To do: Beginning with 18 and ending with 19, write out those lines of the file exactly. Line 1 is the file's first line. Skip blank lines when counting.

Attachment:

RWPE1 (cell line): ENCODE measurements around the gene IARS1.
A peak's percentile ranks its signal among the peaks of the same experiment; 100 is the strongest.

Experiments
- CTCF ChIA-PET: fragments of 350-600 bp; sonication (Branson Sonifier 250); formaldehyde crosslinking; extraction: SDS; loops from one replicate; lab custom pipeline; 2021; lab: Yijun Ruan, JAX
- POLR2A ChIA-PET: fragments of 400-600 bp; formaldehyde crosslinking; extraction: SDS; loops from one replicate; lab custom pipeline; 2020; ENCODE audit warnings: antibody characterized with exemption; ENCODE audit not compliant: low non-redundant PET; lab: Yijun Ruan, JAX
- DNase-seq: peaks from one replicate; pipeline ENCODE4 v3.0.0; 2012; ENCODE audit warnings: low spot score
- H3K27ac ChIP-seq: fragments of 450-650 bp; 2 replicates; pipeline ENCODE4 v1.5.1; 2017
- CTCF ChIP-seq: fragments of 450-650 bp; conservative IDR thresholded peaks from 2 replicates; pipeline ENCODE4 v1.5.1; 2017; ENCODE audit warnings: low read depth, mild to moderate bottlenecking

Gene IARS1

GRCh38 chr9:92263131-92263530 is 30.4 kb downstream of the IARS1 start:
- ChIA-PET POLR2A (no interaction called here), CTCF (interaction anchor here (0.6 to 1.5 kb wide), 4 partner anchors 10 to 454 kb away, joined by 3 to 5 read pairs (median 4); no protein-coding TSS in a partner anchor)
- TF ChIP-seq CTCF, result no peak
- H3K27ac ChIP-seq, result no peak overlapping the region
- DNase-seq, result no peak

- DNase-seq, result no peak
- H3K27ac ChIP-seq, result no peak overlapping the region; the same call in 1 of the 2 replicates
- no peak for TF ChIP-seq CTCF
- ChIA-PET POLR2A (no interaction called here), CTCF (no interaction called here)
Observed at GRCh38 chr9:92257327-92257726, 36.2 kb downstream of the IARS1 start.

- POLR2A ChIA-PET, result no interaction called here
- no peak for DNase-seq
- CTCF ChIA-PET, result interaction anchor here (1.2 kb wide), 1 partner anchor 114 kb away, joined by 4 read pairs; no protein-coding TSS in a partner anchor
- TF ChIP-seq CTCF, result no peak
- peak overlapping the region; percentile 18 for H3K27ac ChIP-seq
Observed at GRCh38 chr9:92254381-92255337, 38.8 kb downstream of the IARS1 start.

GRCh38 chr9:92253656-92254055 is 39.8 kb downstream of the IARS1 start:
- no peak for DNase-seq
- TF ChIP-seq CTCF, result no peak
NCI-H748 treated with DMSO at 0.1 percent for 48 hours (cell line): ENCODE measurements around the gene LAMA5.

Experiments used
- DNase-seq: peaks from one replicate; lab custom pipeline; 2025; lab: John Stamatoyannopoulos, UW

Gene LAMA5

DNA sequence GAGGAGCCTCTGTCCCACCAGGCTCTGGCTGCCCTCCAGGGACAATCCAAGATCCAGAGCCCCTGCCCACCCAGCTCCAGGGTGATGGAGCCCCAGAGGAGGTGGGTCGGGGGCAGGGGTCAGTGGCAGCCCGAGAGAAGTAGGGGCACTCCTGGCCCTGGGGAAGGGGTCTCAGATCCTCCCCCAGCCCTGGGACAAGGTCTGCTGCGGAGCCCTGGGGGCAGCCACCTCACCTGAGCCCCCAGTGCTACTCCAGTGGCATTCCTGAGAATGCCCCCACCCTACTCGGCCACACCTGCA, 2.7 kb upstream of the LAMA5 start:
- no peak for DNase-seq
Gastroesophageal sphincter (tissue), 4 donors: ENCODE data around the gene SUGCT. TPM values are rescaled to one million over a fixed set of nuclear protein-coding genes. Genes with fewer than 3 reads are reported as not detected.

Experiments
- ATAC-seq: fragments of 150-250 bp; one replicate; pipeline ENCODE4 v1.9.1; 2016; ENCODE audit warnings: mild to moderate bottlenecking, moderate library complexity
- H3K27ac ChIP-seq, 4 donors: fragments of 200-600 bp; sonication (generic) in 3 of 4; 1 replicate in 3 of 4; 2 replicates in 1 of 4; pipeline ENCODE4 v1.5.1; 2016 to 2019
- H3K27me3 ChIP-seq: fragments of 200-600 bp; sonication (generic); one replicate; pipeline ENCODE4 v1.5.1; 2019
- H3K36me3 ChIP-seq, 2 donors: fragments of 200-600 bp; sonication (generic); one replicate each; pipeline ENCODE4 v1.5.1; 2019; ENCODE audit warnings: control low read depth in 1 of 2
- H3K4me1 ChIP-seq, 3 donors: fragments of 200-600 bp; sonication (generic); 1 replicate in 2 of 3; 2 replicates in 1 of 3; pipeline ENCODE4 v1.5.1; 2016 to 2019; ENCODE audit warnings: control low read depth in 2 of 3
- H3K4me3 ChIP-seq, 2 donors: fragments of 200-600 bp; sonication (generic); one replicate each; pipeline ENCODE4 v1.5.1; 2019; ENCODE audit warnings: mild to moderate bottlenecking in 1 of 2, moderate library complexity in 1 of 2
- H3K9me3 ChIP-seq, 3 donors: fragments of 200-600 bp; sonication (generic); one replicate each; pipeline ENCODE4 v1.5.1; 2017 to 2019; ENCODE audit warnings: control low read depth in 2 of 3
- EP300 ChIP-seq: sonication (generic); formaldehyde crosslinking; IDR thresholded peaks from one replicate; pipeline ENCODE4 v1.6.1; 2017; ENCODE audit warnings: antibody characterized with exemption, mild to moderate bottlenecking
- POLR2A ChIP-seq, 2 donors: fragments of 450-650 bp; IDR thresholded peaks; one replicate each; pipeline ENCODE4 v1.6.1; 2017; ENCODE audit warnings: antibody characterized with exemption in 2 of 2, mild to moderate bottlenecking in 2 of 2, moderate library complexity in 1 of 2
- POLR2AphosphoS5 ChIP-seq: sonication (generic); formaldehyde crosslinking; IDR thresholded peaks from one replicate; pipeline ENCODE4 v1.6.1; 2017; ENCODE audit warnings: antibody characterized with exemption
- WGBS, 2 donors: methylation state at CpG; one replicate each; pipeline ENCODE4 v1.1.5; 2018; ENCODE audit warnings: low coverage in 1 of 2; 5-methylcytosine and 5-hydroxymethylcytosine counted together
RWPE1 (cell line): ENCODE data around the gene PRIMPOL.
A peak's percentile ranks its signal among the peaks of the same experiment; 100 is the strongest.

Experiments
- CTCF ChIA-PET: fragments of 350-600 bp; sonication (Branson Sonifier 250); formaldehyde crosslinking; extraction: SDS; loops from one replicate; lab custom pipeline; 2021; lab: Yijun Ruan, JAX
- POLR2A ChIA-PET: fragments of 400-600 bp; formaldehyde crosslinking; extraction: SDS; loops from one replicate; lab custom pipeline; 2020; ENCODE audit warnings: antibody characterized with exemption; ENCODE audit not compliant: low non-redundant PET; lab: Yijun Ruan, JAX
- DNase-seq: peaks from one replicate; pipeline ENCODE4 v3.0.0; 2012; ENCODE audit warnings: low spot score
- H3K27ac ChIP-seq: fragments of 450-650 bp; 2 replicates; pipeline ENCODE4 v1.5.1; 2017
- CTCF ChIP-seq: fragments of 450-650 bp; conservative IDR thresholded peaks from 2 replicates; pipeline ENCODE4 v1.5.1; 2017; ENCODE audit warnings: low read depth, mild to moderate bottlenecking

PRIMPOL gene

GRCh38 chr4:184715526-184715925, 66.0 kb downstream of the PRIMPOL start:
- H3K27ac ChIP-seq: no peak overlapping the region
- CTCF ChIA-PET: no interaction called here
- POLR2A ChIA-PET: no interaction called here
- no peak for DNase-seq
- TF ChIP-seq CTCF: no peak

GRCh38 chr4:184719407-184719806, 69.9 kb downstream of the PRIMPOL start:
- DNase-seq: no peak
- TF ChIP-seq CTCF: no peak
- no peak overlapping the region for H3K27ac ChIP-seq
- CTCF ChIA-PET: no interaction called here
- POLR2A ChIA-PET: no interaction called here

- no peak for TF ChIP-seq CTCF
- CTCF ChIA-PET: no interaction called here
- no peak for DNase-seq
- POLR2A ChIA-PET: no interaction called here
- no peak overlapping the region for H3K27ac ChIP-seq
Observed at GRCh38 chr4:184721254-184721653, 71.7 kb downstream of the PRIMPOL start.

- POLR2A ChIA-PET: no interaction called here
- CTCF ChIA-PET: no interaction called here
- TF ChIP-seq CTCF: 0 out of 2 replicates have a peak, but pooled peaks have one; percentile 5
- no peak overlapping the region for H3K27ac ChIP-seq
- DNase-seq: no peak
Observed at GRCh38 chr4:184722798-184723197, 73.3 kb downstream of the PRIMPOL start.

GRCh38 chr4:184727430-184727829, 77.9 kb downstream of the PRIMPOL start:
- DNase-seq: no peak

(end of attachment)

- ChIA-PET POLR2A (no interaction called here), CTCF (no interaction called here)
Observed at GRCh38 chr9:92257327-92257726, 36.2 kb downstream of the IARS1 start.